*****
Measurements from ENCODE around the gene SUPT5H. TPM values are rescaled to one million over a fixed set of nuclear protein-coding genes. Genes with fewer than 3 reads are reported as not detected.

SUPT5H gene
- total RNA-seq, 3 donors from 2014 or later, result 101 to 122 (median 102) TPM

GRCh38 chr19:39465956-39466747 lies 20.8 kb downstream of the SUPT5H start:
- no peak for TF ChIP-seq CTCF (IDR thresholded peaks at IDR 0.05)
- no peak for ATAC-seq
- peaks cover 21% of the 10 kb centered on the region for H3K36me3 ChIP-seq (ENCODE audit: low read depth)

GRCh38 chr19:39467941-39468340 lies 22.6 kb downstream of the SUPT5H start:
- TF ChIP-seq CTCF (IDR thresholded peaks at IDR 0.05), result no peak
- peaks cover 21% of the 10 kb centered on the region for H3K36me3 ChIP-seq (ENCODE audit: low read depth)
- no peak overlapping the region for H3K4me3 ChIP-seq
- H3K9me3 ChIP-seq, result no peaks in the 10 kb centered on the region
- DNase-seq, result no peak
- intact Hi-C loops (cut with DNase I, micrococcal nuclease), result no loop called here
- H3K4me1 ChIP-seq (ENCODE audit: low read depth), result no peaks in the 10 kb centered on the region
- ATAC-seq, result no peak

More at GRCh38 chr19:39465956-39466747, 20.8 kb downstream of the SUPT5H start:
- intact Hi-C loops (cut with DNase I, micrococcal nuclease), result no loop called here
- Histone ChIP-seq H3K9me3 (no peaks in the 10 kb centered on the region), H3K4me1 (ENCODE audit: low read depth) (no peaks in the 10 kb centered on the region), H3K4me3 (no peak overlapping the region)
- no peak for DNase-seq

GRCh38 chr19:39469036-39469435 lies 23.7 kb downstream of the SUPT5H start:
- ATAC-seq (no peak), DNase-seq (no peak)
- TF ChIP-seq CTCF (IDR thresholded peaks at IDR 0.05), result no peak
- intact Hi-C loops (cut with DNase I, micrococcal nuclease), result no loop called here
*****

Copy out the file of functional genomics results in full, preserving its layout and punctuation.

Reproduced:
Measurements from ENCODE around the gene SUPT5H. TPM values are rescaled to one million over a fixed set of nuclear protein-coding genes. Genes with fewer than 3 reads are reported as not detected.

SUPT5H gene
- total RNA-seq, 3 donors from 2014 or later, result 101 to 122 (median 102) TPM

GRCh38 chr19:39465956-39466747 lies 20.8 kb downstream of the SUPT5H start:
- no peak for TF ChIP-seq CTCF (IDR thresholded peaks at IDR 0.05)
- no peak for ATAC-seq
- peaks cover 21% of the 10 kb centered on the region for H3K36me3 ChIP-seq (ENCODE audit: low read depth)

GRCh38 chr19:39467941-39468340 lies 22.6 kb downstream of the SUPT5H start:
- TF ChIP-seq CTCF (IDR thresholded peaks at IDR 0.05), result no peak
- peaks cover 21% of the 10 kb centered on the region for H3K36me3 ChIP-seq (ENCODE audit: low read depth)
- no peak overlapping the region for H3K4me3 ChIP-seq
- H3K9me3 ChIP-seq, result no peaks in the 10 kb centered on the region
- DNase-seq, result no peak
- intact Hi-C loops (cut with DNase I, micrococcal nuclease), result no loop called here
- H3K4me1 ChIP-seq (ENCODE audit: low read depth), result no peaks in the 10 kb centered on the region
- ATAC-seq, result no peak

More at GRCh38 chr19:39465956-39466747, 20.8 kb downstream of the SUPT5H start:
- intact Hi-C loops (cut with DNase I, micrococcal nuclease), result no loop called here
- Histone ChIP-seq H3K9me3 (no peaks in the 10 kb centered on the region), H3K4me1 (ENCODE audit: low read depth) (no peaks in the 10 kb centered on the region), H3K4me3 (no peak overlapping the region)
- no peak for DNase-seq

GRCh38 chr19:39469036-39469435 lies 23.7 kb downstream of the SUPT5H start:
- ATAC-seq (no peak), DNase-seq (no peak)
- TF ChIP-seq CTCF (IDR thresholded peaks at IDR 0.05), result no peak
- intact Hi-C loops (cut with DNase I, micrococcal nuclease), result no loop called here